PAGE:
One of the best album openers I’ve heard recently is “In Your Garden” on Julie Rhodes‘s Bound to Meet the Devil . Rhodes’s raspy voice intones along with a soul clap: “Go on and leave me like another weed in your garden. Nothing I can say is gonna make you stay. Don’t call me when you know the flowers are gone and your skies are cloudy & grey.” Cutting electric and oddly mic’d drums jump in, immediately in pocket; pickups growl, cymbals splash. “It ain’t wrong to want a little more sunshine,” Rhodes sings above a high voltage pentatonic riff “. . . I ain’t ashamed to want a little more rain.” She’s already on fire, she’s holding the notes just a second longer on the last syllable, the ultima rings out, the sound quivers into your ears. Julie Rhodes has the blues. She’s down in the dirt. Common as a weed, but noxious, hearty, she’s established that she’s tough, talented, and gonna be here a while; we’re 30 seconds into the song.
There’s a clever dual guitar solo, harp comes in at a high C, another verse, the song closes on a soul clap, the last note a crescendo of harmonica/guitar/drums. Julie Rhodes’s team of players understand the blues, if they don’t in fact have them outright. ’60s electric blues rolls on a bass groove into ’70s blues for the next track, “Collector Man.” Cleanly picked and pinched Telecaster chugs. Harmonica blows like a steam whistle. The drums are mic’d entirely differently. Organs chime in delicately. This is a Muscle Shoals groove. FAME Studios to be exact. Julie’s theme of digging through dirt continues with the lyrics “I’m still diggin’ my, diggin’ my, shovel deep.” With the collector man constantly calling, whether she’s diggin in to work, or further into debt is the question.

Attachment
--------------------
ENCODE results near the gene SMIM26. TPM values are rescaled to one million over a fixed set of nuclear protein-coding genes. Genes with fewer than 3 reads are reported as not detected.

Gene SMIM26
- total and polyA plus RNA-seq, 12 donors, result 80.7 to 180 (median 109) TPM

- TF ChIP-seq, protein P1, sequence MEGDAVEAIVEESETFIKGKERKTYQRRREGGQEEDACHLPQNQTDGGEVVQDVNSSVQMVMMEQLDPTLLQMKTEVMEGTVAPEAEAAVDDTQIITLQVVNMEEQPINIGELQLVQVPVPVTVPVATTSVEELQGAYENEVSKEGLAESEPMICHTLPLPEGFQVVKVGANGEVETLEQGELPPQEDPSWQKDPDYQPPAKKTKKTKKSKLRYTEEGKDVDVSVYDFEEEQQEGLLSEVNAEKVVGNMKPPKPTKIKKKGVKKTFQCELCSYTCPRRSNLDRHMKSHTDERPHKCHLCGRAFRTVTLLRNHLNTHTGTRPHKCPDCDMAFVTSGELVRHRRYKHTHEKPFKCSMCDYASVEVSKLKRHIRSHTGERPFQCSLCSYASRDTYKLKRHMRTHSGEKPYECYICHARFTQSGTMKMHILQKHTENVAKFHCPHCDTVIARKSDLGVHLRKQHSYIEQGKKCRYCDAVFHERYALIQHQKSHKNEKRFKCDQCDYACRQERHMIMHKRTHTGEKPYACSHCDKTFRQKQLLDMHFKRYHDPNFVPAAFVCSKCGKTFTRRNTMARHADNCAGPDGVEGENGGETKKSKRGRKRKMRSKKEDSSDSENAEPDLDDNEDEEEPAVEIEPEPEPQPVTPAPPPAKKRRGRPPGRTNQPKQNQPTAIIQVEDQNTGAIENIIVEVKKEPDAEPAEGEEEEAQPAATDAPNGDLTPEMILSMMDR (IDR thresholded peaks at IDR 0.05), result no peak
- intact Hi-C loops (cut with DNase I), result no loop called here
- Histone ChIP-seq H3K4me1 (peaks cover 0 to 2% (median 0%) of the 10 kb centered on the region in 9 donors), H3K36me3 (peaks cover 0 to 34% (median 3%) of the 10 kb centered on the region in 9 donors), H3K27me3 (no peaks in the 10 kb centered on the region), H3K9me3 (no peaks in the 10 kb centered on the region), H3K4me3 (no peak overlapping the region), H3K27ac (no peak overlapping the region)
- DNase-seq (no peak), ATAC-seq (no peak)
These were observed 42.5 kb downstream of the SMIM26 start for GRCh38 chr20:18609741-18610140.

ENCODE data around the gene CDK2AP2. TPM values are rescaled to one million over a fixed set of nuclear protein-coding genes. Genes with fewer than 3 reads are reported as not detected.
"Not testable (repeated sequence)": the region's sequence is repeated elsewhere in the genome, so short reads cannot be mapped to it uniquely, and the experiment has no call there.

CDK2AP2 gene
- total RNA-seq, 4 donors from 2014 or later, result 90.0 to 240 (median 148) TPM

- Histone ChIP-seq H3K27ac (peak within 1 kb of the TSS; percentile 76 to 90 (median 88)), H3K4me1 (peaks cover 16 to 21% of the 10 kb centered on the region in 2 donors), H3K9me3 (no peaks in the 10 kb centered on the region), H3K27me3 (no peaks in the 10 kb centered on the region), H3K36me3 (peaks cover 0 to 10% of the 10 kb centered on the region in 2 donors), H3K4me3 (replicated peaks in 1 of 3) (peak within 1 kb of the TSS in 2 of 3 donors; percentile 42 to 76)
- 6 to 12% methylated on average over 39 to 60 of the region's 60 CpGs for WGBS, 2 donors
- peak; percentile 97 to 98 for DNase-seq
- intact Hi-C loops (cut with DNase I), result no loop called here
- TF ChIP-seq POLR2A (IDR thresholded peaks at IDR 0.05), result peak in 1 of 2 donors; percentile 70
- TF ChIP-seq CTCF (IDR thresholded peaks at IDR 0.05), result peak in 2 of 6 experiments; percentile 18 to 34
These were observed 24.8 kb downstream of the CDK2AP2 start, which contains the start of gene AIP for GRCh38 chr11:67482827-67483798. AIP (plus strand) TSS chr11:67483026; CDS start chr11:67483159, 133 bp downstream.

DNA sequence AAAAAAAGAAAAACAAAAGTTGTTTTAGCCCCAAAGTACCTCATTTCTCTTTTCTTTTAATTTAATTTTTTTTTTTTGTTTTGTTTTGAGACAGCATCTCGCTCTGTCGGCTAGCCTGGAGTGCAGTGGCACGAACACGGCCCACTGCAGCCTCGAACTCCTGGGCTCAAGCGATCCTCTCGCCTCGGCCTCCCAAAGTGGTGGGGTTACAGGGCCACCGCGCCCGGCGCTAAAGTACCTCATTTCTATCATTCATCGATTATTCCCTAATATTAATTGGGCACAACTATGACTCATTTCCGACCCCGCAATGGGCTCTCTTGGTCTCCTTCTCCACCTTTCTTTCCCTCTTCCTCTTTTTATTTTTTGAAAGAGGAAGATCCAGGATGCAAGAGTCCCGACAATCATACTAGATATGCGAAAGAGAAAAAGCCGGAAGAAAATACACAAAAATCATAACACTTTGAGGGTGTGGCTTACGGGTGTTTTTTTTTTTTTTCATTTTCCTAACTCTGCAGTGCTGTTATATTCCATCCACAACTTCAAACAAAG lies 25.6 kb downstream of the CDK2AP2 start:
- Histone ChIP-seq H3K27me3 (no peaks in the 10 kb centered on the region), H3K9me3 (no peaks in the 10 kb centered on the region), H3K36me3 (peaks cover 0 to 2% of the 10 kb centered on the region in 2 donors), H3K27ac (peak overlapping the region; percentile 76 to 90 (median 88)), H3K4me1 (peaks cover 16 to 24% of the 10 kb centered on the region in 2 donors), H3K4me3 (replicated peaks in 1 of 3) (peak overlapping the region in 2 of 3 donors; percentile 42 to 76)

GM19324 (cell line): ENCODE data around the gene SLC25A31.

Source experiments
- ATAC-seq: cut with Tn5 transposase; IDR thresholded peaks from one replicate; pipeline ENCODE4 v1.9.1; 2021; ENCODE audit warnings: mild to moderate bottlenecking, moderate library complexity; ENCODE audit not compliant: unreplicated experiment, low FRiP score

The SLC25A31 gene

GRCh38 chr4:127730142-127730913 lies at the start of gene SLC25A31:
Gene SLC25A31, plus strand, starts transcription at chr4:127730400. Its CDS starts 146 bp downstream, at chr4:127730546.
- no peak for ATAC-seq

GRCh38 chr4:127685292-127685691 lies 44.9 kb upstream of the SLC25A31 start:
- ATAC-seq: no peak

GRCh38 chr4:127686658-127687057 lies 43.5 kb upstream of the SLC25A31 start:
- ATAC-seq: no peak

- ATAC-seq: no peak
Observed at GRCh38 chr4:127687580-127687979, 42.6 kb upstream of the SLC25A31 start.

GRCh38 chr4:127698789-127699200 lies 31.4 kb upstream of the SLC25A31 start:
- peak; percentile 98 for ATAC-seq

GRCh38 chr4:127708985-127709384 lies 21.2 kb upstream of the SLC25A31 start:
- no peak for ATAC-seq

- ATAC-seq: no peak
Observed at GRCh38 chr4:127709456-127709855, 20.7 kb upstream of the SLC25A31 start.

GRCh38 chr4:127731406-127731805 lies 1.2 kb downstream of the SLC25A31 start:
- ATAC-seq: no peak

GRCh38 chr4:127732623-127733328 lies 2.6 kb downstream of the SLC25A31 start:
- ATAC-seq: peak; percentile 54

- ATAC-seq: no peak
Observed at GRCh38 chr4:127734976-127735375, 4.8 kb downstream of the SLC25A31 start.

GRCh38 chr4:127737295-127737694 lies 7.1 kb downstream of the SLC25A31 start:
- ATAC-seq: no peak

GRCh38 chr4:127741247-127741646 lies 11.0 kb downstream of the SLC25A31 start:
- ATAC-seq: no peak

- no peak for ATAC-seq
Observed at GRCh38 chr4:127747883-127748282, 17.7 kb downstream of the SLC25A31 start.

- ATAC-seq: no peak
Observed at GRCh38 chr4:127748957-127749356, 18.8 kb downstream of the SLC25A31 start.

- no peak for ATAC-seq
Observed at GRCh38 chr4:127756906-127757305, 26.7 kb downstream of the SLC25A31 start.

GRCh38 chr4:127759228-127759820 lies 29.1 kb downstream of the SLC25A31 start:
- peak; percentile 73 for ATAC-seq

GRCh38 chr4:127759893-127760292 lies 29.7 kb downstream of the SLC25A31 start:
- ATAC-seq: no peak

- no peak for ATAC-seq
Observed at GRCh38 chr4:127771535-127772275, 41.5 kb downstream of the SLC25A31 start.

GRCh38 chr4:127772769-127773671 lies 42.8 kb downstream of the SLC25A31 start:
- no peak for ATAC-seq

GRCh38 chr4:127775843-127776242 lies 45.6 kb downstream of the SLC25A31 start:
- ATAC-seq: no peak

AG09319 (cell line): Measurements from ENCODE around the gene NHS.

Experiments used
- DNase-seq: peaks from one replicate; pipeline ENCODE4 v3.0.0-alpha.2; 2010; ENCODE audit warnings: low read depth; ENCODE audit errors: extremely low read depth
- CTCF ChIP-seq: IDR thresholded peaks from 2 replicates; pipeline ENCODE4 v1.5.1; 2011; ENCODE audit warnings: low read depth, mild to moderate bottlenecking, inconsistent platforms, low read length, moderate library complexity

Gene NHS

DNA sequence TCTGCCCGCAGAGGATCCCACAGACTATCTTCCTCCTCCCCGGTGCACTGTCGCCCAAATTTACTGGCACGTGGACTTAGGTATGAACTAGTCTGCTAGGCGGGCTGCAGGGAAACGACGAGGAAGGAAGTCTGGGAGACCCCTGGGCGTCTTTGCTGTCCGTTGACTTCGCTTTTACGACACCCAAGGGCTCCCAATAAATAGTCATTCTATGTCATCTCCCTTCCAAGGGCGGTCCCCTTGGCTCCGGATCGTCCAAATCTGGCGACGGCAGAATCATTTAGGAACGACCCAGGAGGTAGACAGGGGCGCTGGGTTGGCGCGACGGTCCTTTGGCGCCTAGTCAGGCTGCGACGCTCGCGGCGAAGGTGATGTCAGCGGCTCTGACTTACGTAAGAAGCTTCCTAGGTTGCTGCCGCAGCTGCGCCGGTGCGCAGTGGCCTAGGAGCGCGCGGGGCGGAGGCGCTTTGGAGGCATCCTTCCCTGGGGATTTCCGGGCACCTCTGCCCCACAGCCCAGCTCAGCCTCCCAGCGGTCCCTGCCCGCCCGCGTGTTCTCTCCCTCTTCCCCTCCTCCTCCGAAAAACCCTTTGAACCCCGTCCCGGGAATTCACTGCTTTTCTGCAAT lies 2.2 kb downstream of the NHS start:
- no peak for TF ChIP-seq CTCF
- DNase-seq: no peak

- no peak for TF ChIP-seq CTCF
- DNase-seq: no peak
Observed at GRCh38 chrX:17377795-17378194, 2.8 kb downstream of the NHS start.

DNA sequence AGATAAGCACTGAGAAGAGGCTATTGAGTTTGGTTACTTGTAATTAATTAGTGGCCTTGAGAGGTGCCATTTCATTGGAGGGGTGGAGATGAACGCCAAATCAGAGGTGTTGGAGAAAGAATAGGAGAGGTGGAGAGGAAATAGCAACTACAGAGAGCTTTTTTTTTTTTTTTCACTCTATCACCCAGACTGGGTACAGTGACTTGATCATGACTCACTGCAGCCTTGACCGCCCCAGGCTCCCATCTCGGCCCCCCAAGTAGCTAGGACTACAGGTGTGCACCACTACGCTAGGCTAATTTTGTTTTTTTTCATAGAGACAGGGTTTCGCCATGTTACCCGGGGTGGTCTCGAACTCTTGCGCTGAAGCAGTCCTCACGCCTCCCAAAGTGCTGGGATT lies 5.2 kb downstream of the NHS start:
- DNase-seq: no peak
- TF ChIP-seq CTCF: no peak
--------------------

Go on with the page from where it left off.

“Faith” opens with a soulful, infectious Wurlitzer electric piano grind, and Julie moaning the blues. Sounds this clear and warm have only ever been recorded in FAME studios, and with a backing choir and slide guitar, Julie sounds right at home. Legends Spooner Oldham and the FAME choir contributed to “Collector Man”, “Faith”, and “See The Sun” in magical capacity, but true to the studio bands sound they accentuate Julie’s immaculate voice and message without overriding it.
The experience of its players take from blues, to the bouncing bass line of dancehall (“Hey Stranger”), straight into funk (“Hurricane”), and on to country and western (“See the Sun”) and back to blues (“Grinnin’ in Your Face”).
Julie’s voice is always at the forefront, but just barely ahead of the band and her theme: personal and class struggle. Being behind on the bills, struggling to keep working, faith in the unseen, and faith in herself all contribute to her song writing.
Album cover and photos by Roberto Terrones.